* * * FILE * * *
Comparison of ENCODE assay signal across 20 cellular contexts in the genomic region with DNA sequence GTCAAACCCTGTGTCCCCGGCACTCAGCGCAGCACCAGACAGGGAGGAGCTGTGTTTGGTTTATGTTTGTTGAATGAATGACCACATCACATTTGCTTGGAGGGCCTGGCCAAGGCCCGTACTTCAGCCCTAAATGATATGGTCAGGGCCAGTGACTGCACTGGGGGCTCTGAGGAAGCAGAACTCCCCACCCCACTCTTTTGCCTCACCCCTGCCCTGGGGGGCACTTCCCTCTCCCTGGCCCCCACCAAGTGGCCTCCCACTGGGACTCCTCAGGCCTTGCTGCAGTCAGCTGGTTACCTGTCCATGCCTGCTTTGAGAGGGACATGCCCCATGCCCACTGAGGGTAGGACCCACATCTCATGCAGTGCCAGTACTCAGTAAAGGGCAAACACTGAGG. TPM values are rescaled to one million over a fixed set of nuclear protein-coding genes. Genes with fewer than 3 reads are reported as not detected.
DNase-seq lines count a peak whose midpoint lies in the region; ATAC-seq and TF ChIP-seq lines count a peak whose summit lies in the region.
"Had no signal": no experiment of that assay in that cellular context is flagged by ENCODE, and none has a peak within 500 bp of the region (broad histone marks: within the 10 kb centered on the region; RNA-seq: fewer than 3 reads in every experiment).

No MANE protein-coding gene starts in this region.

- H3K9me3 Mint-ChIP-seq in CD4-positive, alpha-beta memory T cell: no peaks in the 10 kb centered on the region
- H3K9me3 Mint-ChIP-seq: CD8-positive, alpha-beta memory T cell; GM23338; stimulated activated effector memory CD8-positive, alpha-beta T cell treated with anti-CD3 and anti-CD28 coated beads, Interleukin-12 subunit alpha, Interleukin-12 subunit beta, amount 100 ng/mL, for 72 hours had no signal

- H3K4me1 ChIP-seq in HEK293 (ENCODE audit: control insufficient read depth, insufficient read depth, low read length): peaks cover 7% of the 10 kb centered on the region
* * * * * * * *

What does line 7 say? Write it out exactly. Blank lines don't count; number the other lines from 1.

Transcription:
- H3K4me1 ChIP-seq in HEK293 (ENCODE audit: control insufficient read depth, insufficient read depth, low read length): peaks cover 7% of the 10 kb centered on the region